Carpentersville residents can learn CPR, fire training in Citizens Fire Academy

  • Participants in the Fire Ops Citizens Fire Academy last year wore fire safety equipment and participated in other real-life events.

    Participants in the Fire Ops Citizens Fire Academy last year wore fire safety equipment and participated in other real-life events. Courtesy of Tony Ferreiro

  • Participants in last year's Fire Ops Citizens Fire Academy wore fire safety equipment and learned how to extricate passengers from cars with the help of firefighters from the Carpentersville Fire Department.

    Participants in last year's Fire Ops Citizens Fire Academy wore fire safety equipment and learned how to extricate passengers from cars with the help of firefighters from the Carpentersville Fire Department. Courtesy of Tony Ferreiro

 
 
Updated 9/29/2015 5:52 PM

Cutting open cars. Rappelling from tower ladders. Entering live fire conditions.

Through the second annual Fire Ops Citizens Fire Academy that begins Wednesday, Carpentersville residents can learn hands-on what their local firefighters experience on a daily basis.

 

"Most of the time, you don't really see us unless we're coming to your house or we're at a scene on the street," said Tony Ferreiro, department public education coordinator. "This is kind of our community outreach to stay in touch with our community and let them know what we do every day."

Several firefighters and fire officials will teach various parts of the free class, which will be held from 6-9 p.m. every Wednesday for nine weeks, Fire Chief John Skillman said. A graduation ceremony will take place at the end of the program.

Though the class largely teaches residents about the many responsibilities of being a firefighter, Ferreiro said, it also allows them to become fire safety advocates within the community.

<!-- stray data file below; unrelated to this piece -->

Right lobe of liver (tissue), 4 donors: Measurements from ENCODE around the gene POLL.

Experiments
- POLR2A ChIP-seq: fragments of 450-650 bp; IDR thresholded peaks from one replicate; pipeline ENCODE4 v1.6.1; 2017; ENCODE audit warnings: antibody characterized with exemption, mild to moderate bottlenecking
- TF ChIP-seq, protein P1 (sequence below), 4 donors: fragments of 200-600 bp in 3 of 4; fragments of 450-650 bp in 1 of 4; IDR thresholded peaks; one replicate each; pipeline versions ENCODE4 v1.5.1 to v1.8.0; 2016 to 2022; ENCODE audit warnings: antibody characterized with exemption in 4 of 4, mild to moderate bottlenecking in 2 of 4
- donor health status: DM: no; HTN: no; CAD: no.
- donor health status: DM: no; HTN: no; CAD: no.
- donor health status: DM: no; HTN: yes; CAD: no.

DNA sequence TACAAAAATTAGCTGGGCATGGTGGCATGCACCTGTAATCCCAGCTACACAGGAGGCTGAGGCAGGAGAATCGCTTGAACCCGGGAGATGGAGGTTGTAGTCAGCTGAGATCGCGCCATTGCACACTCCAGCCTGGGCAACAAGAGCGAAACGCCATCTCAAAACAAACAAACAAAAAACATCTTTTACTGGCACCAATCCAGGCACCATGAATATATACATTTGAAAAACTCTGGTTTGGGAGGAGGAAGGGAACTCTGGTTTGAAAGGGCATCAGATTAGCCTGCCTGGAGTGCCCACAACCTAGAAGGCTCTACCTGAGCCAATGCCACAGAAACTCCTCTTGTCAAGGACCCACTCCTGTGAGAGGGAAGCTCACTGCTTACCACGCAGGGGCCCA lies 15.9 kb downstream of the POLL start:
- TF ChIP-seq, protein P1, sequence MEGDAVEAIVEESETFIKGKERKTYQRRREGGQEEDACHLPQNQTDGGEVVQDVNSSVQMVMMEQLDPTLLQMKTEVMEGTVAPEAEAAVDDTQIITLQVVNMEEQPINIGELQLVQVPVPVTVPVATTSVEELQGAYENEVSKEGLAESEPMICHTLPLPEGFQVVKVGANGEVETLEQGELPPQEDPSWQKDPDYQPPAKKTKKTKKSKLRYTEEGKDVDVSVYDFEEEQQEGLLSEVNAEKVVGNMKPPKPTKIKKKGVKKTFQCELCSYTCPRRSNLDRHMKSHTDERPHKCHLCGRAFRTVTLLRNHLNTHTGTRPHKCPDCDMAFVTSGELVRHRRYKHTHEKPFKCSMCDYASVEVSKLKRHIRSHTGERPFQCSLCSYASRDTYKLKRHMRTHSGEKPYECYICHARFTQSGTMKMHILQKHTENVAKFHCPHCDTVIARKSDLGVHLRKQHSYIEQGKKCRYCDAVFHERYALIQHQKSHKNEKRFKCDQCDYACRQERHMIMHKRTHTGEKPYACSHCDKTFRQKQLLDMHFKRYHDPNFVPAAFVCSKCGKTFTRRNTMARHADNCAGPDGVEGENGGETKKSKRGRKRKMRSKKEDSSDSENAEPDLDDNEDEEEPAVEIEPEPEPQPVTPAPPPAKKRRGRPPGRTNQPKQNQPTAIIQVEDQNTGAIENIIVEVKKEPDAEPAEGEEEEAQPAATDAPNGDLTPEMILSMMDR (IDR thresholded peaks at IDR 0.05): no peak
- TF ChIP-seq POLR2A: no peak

Residents will learn how firefighters extricate victims from a car during an accident. They can try on fire protection gear and enter hazardous conditions while wearing a breathing apparatus. They will become certified in CPR and will learn how to effectively use a fire extinguisher.

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"We're giving them some invaluable training that they can take back to their homes," Ferreiro said. "Maybe they'll get a better understanding of how they can help in certain situations."

Eventually, Ferreiro said, the fire department hopes to create a community response team, made up of alumni from the program. Many have already begun to volunteer and get involved with the department, Skillman said.

Residents who are interested in the class can contact Ferreiro at (224) 293-1795, though minimal spots are available. If this year's class fills up, Ferreiro said, interested residents can be placed on a list for next year.

Participants must be 18 or older.

"It's just for regular citizens who want to get a little bit of knowledge about what the fire department does," Ferreiro said. "How often do you get to repel from a ladder on a rope or go into a fire when you're not a firefighter?"

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